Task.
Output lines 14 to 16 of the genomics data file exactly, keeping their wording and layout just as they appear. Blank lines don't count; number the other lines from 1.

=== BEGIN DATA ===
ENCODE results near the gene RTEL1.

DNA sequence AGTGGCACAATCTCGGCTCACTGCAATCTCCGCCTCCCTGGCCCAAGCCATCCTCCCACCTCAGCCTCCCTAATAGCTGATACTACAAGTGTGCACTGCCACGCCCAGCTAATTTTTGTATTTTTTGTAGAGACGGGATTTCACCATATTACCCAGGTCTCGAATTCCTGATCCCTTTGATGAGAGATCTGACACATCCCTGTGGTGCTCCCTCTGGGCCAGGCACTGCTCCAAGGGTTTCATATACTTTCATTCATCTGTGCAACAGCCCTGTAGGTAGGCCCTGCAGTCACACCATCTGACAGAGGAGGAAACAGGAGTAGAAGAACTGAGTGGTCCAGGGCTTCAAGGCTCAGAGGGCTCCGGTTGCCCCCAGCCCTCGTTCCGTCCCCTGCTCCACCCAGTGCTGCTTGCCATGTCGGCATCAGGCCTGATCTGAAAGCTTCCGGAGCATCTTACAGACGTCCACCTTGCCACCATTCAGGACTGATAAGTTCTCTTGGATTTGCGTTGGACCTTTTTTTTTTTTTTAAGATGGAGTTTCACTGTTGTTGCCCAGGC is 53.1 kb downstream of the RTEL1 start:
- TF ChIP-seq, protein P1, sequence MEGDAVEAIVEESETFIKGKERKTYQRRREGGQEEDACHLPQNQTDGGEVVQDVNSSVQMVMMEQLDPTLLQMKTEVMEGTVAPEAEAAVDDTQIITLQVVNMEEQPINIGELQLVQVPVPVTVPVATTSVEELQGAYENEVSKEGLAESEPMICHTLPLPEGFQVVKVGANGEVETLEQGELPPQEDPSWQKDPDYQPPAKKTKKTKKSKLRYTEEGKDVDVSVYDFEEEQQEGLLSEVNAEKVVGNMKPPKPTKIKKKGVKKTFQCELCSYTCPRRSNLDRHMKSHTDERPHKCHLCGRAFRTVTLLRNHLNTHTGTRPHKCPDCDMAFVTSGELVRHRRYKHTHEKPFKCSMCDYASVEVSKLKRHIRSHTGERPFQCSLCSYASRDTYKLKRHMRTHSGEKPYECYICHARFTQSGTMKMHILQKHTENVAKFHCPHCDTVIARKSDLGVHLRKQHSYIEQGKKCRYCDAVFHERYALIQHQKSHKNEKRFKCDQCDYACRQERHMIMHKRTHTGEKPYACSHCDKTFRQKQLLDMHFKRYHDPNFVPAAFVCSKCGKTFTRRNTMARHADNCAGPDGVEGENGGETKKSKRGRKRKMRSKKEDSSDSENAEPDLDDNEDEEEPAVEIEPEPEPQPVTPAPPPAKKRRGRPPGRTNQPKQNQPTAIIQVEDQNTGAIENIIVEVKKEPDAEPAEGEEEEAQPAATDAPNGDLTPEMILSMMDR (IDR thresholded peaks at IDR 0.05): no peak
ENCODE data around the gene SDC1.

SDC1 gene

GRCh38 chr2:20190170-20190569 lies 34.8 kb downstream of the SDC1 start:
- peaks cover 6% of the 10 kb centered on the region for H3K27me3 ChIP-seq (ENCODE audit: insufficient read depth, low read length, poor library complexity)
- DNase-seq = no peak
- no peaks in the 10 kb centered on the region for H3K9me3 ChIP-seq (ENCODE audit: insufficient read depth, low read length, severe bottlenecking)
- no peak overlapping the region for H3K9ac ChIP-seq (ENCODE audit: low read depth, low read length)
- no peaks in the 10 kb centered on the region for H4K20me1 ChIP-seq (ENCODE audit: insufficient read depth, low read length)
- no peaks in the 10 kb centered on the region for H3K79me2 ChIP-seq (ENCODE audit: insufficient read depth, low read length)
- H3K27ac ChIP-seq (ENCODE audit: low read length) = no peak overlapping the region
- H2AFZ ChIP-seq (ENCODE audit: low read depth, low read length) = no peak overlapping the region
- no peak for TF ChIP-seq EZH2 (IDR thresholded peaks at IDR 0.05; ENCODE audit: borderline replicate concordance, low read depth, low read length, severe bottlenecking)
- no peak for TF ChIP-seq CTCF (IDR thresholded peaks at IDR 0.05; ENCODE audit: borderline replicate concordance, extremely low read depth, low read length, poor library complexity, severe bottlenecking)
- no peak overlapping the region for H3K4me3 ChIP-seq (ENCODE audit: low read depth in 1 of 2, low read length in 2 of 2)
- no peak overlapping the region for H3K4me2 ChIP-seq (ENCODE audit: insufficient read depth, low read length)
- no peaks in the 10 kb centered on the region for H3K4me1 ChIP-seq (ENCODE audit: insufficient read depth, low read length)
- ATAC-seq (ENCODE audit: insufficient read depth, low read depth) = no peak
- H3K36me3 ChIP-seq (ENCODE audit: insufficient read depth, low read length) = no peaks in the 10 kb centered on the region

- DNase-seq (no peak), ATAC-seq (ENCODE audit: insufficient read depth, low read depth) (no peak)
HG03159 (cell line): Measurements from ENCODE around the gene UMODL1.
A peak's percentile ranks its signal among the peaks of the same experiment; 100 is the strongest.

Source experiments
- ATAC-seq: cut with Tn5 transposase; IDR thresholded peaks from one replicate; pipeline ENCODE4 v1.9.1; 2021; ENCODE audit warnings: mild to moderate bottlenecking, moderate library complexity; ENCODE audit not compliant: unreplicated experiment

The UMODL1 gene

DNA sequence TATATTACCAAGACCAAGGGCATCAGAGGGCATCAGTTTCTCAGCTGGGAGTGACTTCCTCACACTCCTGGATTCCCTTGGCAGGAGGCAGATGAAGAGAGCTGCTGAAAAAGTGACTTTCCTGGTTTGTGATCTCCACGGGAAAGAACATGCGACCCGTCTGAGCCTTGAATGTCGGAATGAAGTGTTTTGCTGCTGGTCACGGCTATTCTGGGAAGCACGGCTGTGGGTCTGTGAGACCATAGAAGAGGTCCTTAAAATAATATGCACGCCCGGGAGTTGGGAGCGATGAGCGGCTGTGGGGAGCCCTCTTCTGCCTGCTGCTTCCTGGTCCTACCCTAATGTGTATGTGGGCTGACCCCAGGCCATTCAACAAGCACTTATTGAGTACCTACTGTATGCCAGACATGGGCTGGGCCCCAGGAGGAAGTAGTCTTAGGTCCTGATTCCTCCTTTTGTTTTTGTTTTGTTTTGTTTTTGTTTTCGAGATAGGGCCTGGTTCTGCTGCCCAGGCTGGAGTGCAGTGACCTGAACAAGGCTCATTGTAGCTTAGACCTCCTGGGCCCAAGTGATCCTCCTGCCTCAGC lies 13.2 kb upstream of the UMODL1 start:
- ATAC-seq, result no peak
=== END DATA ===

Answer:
- H2AFZ ChIP-seq (ENCODE audit: low read depth, low read length) = no peak overlapping the region
- no peak for TF ChIP-seq EZH2 (IDR thresholded peaks at IDR 0.05; ENCODE audit: borderline replicate concordance, low read depth, low read length, severe bottlenecking)
- no peak for TF ChIP-seq CTCF (IDR thresholded peaks at IDR 0.05; ENCODE audit: borderline replicate concordance, extremely low read depth, low read length, poor library complexity, severe bottlenecking)